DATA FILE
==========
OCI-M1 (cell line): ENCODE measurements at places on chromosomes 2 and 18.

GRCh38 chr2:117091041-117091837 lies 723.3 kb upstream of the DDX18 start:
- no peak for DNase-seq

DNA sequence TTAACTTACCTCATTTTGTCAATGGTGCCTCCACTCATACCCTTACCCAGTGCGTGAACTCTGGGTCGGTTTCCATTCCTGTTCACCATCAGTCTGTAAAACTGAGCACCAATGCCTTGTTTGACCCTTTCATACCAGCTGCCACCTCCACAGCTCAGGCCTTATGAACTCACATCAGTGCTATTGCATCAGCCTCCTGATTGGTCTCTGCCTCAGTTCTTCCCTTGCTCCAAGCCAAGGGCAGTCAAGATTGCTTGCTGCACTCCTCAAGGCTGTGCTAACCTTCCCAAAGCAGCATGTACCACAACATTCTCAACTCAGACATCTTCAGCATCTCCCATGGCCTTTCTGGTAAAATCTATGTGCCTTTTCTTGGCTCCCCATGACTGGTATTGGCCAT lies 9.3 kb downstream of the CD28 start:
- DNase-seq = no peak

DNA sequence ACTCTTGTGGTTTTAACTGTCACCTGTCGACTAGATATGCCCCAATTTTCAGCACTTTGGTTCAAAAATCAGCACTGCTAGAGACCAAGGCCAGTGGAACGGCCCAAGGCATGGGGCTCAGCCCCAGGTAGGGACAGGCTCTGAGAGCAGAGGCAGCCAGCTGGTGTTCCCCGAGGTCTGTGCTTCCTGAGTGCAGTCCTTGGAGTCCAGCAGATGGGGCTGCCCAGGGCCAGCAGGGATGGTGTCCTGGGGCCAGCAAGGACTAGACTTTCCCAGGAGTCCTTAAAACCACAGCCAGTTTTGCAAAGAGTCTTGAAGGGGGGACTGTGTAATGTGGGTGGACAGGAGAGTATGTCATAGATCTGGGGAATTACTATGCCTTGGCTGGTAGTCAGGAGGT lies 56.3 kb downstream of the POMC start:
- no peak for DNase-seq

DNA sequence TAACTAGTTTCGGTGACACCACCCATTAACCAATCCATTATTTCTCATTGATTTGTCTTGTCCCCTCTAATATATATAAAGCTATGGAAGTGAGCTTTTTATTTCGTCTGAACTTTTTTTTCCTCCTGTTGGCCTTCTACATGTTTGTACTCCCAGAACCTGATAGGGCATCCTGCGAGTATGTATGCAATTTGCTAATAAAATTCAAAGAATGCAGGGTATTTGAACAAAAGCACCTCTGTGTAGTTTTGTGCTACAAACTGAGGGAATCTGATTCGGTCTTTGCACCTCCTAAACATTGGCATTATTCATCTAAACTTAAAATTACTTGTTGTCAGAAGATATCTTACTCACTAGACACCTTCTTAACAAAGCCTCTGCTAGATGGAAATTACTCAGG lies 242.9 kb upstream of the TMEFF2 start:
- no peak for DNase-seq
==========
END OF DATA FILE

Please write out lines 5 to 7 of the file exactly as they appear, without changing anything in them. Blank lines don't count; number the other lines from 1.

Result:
- DNase-seq = no peak

DNA sequence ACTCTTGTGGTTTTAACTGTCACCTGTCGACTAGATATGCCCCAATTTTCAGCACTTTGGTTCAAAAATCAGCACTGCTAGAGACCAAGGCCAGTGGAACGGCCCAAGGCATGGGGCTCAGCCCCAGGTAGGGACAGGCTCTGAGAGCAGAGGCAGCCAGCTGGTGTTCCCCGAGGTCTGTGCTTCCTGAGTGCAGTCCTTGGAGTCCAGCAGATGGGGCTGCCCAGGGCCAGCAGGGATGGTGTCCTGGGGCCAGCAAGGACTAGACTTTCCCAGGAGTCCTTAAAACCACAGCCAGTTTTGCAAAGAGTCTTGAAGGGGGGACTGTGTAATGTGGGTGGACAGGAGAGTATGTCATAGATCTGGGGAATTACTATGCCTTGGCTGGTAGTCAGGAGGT lies 56.3 kb downstream of the POMC start:
- no peak for DNase-seq